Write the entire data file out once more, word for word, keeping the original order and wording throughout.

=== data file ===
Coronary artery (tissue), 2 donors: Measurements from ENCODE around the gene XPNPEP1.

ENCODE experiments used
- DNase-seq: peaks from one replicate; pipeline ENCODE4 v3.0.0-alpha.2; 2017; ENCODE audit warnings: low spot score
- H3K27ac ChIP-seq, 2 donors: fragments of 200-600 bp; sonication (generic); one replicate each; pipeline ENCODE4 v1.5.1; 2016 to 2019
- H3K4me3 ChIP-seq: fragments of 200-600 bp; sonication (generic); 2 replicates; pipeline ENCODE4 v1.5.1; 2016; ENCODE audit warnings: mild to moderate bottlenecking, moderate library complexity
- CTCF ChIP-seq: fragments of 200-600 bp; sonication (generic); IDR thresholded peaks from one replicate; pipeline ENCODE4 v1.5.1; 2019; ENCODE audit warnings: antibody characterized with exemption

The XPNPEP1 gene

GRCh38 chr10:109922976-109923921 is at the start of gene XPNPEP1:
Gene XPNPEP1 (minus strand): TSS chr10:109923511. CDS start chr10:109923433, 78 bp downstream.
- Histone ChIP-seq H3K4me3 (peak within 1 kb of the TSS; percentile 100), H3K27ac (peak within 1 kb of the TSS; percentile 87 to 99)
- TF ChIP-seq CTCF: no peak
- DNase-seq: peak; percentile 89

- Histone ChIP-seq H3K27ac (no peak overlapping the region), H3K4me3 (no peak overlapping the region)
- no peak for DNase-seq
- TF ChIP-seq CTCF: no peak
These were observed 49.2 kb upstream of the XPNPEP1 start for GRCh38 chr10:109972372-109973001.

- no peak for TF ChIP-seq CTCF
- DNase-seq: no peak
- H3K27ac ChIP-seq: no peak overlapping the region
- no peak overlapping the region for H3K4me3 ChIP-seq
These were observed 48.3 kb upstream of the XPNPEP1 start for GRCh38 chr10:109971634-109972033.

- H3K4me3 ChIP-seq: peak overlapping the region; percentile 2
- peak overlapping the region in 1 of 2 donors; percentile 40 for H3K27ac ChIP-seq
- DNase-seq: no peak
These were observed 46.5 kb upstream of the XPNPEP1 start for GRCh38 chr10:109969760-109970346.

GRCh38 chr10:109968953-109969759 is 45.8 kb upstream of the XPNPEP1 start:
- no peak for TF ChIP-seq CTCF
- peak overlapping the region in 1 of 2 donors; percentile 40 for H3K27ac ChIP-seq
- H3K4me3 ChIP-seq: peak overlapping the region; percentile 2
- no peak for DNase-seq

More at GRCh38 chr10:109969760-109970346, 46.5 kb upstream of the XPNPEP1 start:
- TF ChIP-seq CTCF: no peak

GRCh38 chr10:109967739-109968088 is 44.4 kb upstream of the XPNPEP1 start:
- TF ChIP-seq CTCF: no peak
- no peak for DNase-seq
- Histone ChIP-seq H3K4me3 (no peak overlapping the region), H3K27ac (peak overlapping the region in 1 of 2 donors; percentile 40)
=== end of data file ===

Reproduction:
Coronary artery (tissue), 2 donors: Measurements from ENCODE around the gene XPNPEP1.

ENCODE experiments used
- DNase-seq: peaks from one replicate; pipeline ENCODE4 v3.0.0-alpha.2; 2017; ENCODE audit warnings: low spot score
- H3K27ac ChIP-seq, 2 donors: fragments of 200-600 bp; sonication (generic); one replicate each; pipeline ENCODE4 v1.5.1; 2016 to 2019
- H3K4me3 ChIP-seq: fragments of 200-600 bp; sonication (generic); 2 replicates; pipeline ENCODE4 v1.5.1; 2016; ENCODE audit warnings: mild to moderate bottlenecking, moderate library complexity
- CTCF ChIP-seq: fragments of 200-600 bp; sonication (generic); IDR thresholded peaks from one replicate; pipeline ENCODE4 v1.5.1; 2019; ENCODE audit warnings: antibody characterized with exemption

The XPNPEP1 gene

GRCh38 chr10:109922976-109923921 is at the start of gene XPNPEP1:
Gene XPNPEP1 (minus strand): TSS chr10:109923511. CDS start chr10:109923433, 78 bp downstream.
- Histone ChIP-seq H3K4me3 (peak within 1 kb of the TSS; percentile 100), H3K27ac (peak within 1 kb of the TSS; percentile 87 to 99)
- TF ChIP-seq CTCF: no peak
- DNase-seq: peak; percentile 89

- Histone ChIP-seq H3K27ac (no peak overlapping the region), H3K4me3 (no peak overlapping the region)
- no peak for DNase-seq
- TF ChIP-seq CTCF: no peak
These were observed 49.2 kb upstream of the XPNPEP1 start for GRCh38 chr10:109972372-109973001.

- no peak for TF ChIP-seq CTCF
- DNase-seq: no peak
- H3K27ac ChIP-seq: no peak overlapping the region
- no peak overlapping the region for H3K4me3 ChIP-seq
These were observed 48.3 kb upstream of the XPNPEP1 start for GRCh38 chr10:109971634-109972033.

- H3K4me3 ChIP-seq: peak overlapping the region; percentile 2
- peak overlapping the region in 1 of 2 donors; percentile 40 for H3K27ac ChIP-seq
- DNase-seq: no peak
These were observed 46.5 kb upstream of the XPNPEP1 start for GRCh38 chr10:109969760-109970346.

GRCh38 chr10:109968953-109969759 is 45.8 kb upstream of the XPNPEP1 start:
- no peak for TF ChIP-seq CTCF
- peak overlapping the region in 1 of 2 donors; percentile 40 for H3K27ac ChIP-seq
- H3K4me3 ChIP-seq: peak overlapping the region; percentile 2
- no peak for DNase-seq

More at GRCh38 chr10:109969760-109970346, 46.5 kb upstream of the XPNPEP1 start:
- TF ChIP-seq CTCF: no peak

GRCh38 chr10:109967739-109968088 is 44.4 kb upstream of the XPNPEP1 start:
- TF ChIP-seq CTCF: no peak
- no peak for DNase-seq
- Histone ChIP-seq H3K4me3 (no peak overlapping the region), H3K27ac (peak overlapping the region in 1 of 2 donors; percentile 40)